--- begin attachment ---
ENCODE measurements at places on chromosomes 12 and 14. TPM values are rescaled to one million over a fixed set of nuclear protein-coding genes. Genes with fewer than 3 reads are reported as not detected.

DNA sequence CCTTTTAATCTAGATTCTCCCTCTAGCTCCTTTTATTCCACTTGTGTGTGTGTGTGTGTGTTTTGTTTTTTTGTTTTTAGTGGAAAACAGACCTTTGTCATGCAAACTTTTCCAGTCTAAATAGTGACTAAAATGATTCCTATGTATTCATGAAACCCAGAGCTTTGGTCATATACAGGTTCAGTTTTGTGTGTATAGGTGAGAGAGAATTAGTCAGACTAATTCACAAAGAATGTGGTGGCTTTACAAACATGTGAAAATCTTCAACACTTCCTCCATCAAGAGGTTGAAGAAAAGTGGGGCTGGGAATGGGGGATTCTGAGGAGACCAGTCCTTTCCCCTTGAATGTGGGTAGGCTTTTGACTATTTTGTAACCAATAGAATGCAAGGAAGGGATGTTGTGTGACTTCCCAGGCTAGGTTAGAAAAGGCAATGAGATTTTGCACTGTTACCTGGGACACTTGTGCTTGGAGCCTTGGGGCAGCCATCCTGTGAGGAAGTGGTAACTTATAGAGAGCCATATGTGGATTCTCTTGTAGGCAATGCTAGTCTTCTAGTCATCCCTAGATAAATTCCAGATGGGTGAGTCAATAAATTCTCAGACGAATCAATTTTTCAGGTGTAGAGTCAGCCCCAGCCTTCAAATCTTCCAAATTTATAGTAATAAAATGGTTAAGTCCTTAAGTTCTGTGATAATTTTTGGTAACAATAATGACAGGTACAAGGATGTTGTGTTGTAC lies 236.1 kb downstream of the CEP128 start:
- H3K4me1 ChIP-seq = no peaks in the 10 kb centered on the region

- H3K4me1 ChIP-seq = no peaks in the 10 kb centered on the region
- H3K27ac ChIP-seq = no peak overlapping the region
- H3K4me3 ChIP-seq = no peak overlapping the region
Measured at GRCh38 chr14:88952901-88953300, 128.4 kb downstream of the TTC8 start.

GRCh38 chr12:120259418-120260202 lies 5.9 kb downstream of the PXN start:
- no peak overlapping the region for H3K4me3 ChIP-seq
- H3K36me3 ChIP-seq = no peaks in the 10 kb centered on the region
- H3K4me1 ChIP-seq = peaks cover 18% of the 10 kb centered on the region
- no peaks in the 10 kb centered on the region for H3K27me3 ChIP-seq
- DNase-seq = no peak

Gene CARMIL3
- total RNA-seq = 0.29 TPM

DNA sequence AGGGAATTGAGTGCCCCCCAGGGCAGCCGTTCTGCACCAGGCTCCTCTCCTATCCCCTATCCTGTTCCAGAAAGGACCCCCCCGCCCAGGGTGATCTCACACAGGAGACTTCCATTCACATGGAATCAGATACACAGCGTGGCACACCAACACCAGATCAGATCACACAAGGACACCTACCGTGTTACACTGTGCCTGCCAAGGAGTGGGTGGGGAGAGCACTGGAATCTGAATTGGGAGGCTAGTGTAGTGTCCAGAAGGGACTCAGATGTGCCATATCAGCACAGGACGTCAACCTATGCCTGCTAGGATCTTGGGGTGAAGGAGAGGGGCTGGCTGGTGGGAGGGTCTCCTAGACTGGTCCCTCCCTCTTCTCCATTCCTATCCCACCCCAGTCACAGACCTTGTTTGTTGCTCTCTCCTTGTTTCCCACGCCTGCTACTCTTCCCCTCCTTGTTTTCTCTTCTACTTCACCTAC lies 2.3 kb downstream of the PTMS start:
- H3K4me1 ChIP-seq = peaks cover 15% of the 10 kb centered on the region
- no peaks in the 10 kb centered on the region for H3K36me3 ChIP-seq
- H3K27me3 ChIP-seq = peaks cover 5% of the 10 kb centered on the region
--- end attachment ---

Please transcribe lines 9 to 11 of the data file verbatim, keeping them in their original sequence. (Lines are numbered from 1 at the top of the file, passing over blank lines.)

- no peak overlapping the region for H3K4me3 ChIP-seq
- H3K36me3 ChIP-seq = no peaks in the 10 kb centered on the region
- H3K4me1 ChIP-seq = peaks cover 18% of the 10 kb centered on the region